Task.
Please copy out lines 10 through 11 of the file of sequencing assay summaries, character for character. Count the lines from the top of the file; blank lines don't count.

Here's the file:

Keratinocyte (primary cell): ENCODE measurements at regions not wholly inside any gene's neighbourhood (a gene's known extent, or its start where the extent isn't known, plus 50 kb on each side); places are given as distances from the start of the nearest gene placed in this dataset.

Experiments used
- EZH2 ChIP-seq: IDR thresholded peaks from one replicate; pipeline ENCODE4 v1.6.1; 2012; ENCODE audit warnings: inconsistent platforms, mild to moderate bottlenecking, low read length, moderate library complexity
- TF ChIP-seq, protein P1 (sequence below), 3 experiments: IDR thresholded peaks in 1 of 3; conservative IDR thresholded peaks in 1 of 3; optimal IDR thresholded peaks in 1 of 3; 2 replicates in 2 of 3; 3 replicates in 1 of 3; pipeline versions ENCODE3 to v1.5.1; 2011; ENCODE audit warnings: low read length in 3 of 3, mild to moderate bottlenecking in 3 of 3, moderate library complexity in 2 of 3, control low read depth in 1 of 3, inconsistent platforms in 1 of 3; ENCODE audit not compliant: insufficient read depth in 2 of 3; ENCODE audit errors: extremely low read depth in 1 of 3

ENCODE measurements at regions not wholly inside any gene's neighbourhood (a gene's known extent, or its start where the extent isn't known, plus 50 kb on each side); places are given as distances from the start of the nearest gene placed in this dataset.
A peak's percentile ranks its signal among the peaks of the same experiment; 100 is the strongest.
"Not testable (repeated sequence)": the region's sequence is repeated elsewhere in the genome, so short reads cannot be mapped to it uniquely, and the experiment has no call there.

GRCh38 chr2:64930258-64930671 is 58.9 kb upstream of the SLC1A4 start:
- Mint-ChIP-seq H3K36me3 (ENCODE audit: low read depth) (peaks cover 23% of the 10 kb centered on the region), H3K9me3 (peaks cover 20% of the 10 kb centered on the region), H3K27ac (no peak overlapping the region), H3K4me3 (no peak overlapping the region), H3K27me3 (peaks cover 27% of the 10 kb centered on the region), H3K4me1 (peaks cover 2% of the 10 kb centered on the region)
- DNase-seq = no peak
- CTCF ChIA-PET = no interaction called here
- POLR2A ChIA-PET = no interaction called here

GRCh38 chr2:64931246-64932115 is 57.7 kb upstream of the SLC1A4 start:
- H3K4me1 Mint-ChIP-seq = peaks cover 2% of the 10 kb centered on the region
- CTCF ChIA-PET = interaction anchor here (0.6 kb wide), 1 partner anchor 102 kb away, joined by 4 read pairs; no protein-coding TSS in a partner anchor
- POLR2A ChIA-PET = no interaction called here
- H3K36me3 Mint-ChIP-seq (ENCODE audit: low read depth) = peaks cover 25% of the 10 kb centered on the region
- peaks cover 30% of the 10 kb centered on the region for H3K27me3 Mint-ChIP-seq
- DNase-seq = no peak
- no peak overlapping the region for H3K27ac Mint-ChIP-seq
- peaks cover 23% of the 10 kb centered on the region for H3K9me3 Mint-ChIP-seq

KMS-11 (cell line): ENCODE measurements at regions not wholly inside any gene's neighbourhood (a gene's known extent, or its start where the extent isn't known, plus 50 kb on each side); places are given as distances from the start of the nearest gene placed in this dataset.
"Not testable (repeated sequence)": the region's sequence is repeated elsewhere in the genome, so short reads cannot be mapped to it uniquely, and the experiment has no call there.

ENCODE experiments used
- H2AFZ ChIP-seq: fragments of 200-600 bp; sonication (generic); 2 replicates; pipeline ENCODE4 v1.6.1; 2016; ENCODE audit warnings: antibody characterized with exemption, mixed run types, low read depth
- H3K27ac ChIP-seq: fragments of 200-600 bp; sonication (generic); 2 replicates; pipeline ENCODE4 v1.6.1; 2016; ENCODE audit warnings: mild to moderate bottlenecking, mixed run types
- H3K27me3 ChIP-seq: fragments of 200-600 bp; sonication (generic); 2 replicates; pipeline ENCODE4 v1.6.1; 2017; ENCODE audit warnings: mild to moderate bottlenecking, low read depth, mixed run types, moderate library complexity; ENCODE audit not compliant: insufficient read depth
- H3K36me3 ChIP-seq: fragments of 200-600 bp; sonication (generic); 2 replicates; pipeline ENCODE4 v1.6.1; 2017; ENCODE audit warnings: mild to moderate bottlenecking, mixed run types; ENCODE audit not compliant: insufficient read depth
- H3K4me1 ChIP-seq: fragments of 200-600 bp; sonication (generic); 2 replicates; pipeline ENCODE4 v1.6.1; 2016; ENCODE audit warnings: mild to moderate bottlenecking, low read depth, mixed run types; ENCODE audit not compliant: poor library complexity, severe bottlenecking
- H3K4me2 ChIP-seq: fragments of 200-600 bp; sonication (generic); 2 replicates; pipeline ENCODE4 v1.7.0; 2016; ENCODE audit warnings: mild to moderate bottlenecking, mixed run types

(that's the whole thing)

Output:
- DNase-seq = no peak
- CTCF ChIA-PET = no interaction called here